The climates are typically humid for much of the year, usually appearing in the humid subtropical climate and in the humid continental climate zones to the south of tundra and the generally subarctic taiga. In the Köppen climate classification they are represented respectively by Cfa, Dfa/Dfb southern range and Cfb,[4][5] and more rarely, Csb, BSk and Csa.



Chatham Islands temperate forests New Zealand
Eastern Australian temperate forests Australia
Fiordland temperate forests New Zealand
Nelson Coast temperate forests New Zealand
North Island temperate forests New Zealand
Northland temperate kauri forests New Zealand
Stewart Island / Rakiura temperate forests New Zealand
Richmond temperate forests New Zealand
Southeast Australia temperate forests Australia
Southland temperate forests New Zealand
Tasmanian Central Highland forests Australia
Tasmanian temperate forests Australia
Tasmanian temperate rain forests Australia
Westland temperate forests New Zealand


Indomalayan temperate broadleaf and mixed forests
Eastern Himalayan broadleaf forests Bhutan, India, Nepal
Northern Triangle temperate forests Myanmar
Western Himalayan broadleaf forests India, Nepal, Pakistan
Palearctic temperate broadleaf and mixed forests
Apennine deciduous montane forests Italy
Atlantic mixed forests Denmark, France, Belgium, Germany, Netherlands
Azores temperate mixed forests Portugal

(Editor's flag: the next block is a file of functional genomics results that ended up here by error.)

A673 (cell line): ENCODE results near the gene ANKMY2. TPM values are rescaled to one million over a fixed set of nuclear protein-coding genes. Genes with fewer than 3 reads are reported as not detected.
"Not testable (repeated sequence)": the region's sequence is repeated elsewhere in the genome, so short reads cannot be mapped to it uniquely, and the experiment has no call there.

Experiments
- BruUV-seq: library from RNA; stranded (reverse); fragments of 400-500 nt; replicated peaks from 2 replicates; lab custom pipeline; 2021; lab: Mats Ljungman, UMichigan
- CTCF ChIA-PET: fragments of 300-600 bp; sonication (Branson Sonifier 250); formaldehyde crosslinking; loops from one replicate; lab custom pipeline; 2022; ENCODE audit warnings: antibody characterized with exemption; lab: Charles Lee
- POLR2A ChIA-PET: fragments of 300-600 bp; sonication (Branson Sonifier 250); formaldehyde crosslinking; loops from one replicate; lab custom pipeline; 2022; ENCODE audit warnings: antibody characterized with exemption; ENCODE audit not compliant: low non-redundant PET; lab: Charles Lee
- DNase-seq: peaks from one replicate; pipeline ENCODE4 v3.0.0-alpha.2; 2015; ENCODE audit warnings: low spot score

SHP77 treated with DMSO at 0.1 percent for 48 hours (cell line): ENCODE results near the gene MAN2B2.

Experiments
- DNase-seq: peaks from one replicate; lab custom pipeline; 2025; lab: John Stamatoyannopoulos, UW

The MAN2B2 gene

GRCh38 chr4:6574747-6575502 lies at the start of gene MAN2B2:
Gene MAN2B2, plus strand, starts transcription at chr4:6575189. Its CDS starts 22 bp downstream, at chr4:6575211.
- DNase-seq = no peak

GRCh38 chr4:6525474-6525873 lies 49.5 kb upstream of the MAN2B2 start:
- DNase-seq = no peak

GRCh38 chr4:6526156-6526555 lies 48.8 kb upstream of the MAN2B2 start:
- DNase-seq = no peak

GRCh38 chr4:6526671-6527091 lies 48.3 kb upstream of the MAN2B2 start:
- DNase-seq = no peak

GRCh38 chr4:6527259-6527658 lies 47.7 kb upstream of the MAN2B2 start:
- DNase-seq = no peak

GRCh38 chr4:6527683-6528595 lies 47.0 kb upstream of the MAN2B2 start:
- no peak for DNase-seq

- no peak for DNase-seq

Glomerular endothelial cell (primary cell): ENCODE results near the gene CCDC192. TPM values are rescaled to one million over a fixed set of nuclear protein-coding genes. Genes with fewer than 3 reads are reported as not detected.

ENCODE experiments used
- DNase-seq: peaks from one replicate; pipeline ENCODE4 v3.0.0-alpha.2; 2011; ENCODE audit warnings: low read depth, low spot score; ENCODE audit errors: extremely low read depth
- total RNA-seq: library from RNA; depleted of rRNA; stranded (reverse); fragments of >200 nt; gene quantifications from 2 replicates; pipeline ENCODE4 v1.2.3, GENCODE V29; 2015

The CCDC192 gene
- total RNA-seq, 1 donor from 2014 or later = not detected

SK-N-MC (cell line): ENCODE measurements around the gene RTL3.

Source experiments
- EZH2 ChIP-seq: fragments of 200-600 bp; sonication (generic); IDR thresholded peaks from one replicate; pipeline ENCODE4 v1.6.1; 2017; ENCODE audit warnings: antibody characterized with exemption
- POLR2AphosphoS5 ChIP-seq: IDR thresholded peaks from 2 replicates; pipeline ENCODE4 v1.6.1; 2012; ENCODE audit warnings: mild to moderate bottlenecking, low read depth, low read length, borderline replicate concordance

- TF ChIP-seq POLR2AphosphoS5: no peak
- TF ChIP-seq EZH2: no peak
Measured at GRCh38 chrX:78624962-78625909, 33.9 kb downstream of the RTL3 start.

Balkan mixed forests Bulgaria, Greece, North Macedonia, Romania, Serbia, Turkey
Baltic mixed forests Sweden, Denmark, Germany, Poland
Cantabrian mixed forests Spain, Portugal
Caspian Hyrcanian mixed forests Iran, Azerbaijan
Caucasus mixed forests Georgia, Armenia, Azerbaijan, Russia, Turkey, Iran
Celtic broadleaf forests United Kingdom, Ireland
Central Anatolian deciduous forests Turkey
Central China loess plateau mixed forests China
Central European mixed forests Austria, Germany, Lithuania, Moldova, Poland, Belarus, Czech Republic, Ukraine
Central Korean deciduous forests North Korea, South Korea
Changbai Mountains mixed forests China, North Korea
Changjiang Plain evergreen forests China
Crimean Submediterranean forest complex Russia, Ukraine
Daba Mountains evergreen forests China
Dinaric Mountains mixed forests Albania, Bosnia and Herzegovina, Italy, Montenegro, Serbia, Slovenia, Croatia
East European forest steppe Bulgaria, Moldova, Romania, Russia, Ukraine
Eastern Anatolian deciduous forests Turkey
English Lowlands beech forests United Kingdom
Euxine-Colchic deciduous forests Bulgaria, Georgia, Turkey
Hokkaido deciduous forests Japan
Huang He Plain mixed forests China
Madeira evergreen forests Portugal
Manchurian mixed forests China, North Korea, Russia, South Korea
Nihonkai evergreen forests Japan
Nihonkai montane deciduous forests Japan
North Atlantic moist mixed forests Ireland, United Kingdom
Northeast China Plain deciduous forests China
Pannonian mixed forests Austria, Bosnia and Herzegovina, Czech Republic, Hungary, Romania, Serbia, Slovakia, Slovenia, Ukraine, Croatia
Po Basin mixed forests Italy
Pyrenees conifer and mixed forests France, Spain, Andorra